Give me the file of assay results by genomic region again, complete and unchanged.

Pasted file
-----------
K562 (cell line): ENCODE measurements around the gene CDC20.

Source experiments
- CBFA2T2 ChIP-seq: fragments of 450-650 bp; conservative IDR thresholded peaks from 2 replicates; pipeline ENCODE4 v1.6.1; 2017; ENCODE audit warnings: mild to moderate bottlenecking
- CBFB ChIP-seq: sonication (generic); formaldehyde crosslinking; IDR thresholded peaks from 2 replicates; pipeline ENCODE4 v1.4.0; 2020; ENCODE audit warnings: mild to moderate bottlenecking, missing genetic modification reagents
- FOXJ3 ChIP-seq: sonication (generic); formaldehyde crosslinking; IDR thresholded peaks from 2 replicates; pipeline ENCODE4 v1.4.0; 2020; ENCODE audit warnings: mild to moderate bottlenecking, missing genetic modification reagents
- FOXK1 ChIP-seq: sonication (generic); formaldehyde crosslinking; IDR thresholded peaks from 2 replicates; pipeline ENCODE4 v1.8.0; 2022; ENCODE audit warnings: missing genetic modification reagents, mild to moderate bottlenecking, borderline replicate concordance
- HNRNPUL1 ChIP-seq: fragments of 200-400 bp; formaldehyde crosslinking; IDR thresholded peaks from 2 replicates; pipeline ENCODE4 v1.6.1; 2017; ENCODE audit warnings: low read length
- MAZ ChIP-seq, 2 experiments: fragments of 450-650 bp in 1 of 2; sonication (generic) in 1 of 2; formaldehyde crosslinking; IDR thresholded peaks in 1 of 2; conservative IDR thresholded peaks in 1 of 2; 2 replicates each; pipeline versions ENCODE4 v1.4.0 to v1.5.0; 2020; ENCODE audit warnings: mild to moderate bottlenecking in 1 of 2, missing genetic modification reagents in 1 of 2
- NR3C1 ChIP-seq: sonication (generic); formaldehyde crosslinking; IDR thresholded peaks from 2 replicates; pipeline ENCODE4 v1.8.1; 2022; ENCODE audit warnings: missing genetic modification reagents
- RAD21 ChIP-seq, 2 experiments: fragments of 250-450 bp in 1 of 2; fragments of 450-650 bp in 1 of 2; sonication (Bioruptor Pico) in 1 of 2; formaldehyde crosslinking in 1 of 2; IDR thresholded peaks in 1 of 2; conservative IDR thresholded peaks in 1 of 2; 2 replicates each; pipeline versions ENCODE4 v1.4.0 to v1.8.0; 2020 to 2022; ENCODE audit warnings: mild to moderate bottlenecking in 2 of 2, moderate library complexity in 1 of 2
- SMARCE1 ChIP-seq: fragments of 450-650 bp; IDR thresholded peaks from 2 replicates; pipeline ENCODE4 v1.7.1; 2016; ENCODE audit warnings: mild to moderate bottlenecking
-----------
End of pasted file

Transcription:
K562 (cell line): ENCODE measurements around the gene CDC20.

Source experiments
- CBFA2T2 ChIP-seq: fragments of 450-650 bp; conservative IDR thresholded peaks from 2 replicates; pipeline ENCODE4 v1.6.1; 2017; ENCODE audit warnings: mild to moderate bottlenecking
- CBFB ChIP-seq: sonication (generic); formaldehyde crosslinking; IDR thresholded peaks from 2 replicates; pipeline ENCODE4 v1.4.0; 2020; ENCODE audit warnings: mild to moderate bottlenecking, missing genetic modification reagents
- FOXJ3 ChIP-seq: sonication (generic); formaldehyde crosslinking; IDR thresholded peaks from 2 replicates; pipeline ENCODE4 v1.4.0; 2020; ENCODE audit warnings: mild to moderate bottlenecking, missing genetic modification reagents
- FOXK1 ChIP-seq: sonication (generic); formaldehyde crosslinking; IDR thresholded peaks from 2 replicates; pipeline ENCODE4 v1.8.0; 2022; ENCODE audit warnings: missing genetic modification reagents, mild to moderate bottlenecking, borderline replicate concordance
- HNRNPUL1 ChIP-seq: fragments of 200-400 bp; formaldehyde crosslinking; IDR thresholded peaks from 2 replicates; pipeline ENCODE4 v1.6.1; 2017; ENCODE audit warnings: low read length
- MAZ ChIP-seq, 2 experiments: fragments of 450-650 bp in 1 of 2; sonication (generic) in 1 of 2; formaldehyde crosslinking; IDR thresholded peaks in 1 of 2; conservative IDR thresholded peaks in 1 of 2; 2 replicates each; pipeline versions ENCODE4 v1.4.0 to v1.5.0; 2020; ENCODE audit warnings: mild to moderate bottlenecking in 1 of 2, missing genetic modification reagents in 1 of 2
- NR3C1 ChIP-seq: sonication (generic); formaldehyde crosslinking; IDR thresholded peaks from 2 replicates; pipeline ENCODE4 v1.8.1; 2022; ENCODE audit warnings: missing genetic modification reagents
- RAD21 ChIP-seq, 2 experiments: fragments of 250-450 bp in 1 of 2; fragments of 450-650 bp in 1 of 2; sonication (Bioruptor Pico) in 1 of 2; formaldehyde crosslinking in 1 of 2; IDR thresholded peaks in 1 of 2; conservative IDR thresholded peaks in 1 of 2; 2 replicates each; pipeline versions ENCODE4 v1.4.0 to v1.8.0; 2020 to 2022; ENCODE audit warnings: mild to moderate bottlenecking in 2 of 2, moderate library complexity in 1 of 2
- SMARCE1 ChIP-seq: fragments of 450-650 bp; IDR thresholded peaks from 2 replicates; pipeline ENCODE4 v1.7.1; 2016; ENCODE audit warnings: mild to moderate bottlenecking